He said that their prices can be 30 to 50 percent less than equivalent U.S. products.

The firm looked at Chinese window company products and analyzed the products of 14 companies that export to North America. The companies produced 37 aluminum windows and frames, 22 vinyl windows and frames and three wood windows and frames. The majority of products were intended for commercial applications.

"They're producing the same types of products we'd produce here."

The Chinese door companies are more mature than the window companies, but "they have plenty of room to grow."

The Chinese door companies export 21 percent to Africa/Middle East, 21 percent to Europe, 10 percent to the European Union, 9 percent to the United States and 12 percent to other countries. The remaining 27 percent of doors stay in Asia.

"We [United States] are a relatively small market for them right now, but they'll get to us eventually. That's the point."

What kinds of doors are being exported out of China? The majority (52 percent) is security doors, 26 percent are solid-wood doors and 22 percent are engineered wood doors.

Collins pointed out product categories that have a chance of being dominated by the Chinese market. These products that have long, uniform product runs, high labor and material content and a high ratio of value to weight and volume are products that have a high threat level. He identified the product segments most at risk. They are door and window hardware, architectural flat glass, extrusions (aluminum and vinyl), curtainwall and window and door production machinery. The product segments that are at a moderate threat are high-volume commercial windows and high-volume residential windows. Those product categories that he said were at a low risk for being impacted right now were low-volume commercial and residential remodeling, impact-resistant, blast-resistant/bullet-proof, acoustical, fire-resistant, moving/automatic doors and niche products like skylights and basement windows.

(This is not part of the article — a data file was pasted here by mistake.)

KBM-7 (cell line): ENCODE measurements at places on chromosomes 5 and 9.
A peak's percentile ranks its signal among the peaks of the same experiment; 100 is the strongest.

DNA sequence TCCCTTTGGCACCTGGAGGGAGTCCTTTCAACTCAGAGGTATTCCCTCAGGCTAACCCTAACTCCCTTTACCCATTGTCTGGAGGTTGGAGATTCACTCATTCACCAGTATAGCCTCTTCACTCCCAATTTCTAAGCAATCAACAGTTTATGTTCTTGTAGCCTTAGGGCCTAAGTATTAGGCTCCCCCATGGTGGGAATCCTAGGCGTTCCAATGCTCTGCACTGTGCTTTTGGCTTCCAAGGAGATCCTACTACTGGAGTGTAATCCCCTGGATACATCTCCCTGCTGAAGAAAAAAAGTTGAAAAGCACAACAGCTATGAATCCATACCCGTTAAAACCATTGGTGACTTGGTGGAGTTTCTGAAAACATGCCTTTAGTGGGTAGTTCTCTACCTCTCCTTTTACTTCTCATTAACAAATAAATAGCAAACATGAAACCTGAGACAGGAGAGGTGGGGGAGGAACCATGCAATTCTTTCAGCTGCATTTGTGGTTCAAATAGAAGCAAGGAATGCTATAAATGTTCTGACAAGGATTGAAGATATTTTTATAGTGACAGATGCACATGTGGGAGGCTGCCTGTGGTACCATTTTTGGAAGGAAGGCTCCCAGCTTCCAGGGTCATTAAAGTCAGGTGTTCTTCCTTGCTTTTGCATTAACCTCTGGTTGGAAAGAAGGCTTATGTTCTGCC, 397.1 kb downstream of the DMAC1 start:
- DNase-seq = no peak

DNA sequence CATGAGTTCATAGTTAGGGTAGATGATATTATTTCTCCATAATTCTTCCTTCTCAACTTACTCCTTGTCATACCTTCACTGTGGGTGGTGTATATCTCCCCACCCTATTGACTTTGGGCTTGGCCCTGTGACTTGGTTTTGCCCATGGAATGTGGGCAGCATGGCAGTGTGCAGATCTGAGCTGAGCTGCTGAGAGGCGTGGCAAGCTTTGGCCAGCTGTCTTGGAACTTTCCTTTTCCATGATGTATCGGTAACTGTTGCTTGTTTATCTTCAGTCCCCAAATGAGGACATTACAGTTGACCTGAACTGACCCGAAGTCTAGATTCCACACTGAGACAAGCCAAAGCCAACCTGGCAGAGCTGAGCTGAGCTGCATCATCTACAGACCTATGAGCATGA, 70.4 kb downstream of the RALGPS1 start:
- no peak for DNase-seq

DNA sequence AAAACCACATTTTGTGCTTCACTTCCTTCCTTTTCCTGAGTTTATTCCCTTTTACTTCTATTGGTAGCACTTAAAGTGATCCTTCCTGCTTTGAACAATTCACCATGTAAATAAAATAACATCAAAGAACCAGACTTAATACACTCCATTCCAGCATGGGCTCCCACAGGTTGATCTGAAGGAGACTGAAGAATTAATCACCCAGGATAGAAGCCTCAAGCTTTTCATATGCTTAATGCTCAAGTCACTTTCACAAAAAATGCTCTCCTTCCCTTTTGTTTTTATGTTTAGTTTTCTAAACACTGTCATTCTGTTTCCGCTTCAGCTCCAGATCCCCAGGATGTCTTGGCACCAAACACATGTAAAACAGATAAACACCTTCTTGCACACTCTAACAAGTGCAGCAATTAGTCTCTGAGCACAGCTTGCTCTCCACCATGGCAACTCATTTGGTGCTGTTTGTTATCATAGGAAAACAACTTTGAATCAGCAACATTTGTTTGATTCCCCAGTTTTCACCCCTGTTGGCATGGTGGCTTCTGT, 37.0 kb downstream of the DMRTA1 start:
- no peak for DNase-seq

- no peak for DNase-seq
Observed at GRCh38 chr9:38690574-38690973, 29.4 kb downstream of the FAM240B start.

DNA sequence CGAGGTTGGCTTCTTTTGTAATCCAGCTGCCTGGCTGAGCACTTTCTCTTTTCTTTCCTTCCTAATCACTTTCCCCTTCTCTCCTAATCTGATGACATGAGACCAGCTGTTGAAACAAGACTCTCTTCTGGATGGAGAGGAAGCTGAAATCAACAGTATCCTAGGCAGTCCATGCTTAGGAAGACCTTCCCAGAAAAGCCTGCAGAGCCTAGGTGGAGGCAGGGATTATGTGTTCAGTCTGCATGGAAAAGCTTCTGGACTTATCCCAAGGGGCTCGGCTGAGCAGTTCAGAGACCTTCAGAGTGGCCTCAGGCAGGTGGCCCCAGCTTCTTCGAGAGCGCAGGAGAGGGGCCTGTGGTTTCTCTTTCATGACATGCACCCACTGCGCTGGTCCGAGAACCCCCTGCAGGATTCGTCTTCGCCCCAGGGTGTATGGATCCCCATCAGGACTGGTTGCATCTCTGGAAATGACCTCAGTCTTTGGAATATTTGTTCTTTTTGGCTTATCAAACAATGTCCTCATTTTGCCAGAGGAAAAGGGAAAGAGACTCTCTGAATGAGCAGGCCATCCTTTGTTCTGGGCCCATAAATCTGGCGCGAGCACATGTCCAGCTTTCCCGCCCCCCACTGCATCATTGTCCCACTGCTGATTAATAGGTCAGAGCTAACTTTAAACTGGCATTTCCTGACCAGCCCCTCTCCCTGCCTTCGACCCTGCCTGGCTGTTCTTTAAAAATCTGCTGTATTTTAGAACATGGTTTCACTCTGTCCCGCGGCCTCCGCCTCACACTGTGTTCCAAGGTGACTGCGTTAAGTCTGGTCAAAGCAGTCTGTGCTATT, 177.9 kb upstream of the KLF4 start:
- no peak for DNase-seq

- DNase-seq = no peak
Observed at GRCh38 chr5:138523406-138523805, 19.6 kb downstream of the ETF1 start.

Collins said that the Chinese lack a solid understanding of the U.S. marketplace, U.S. testing requirements, value-added services such as installation and how to effectively communicate with Western businesses.

He said to compete effectively, door and window manufacturers must focus on the strength of their brand, ensure that they have a motivated workforce, consider bringing in an outside consultant to help redesign the organization and spend as much time as possible interacting with their distributors and end customers. He also advises companies to train employees to cater to customers with frequent changes and short lead times. He also said to research radical product innovations and make existing products better and more affordable. On the manufacturing side, embrace lean manufacturing, eliminate inter-departmental conflicts, focus on short runs and fast delivery and decrease set-up and change-over times. He also suggests considering consignment pricing, focusing on installation and field service and educating distributors regarding how to sell the manufacturer's products.

He said that three years from now, the non-innovators will be at a significant disadvantage.

"Are they going to eat your lunch now? No. But it's coming [three years from now]."

Jordan, Knauff and Company Investment Bankers will also be releasing its Industry Benchmarking Survey and results will be distributed to contributing companies near the beginning of December.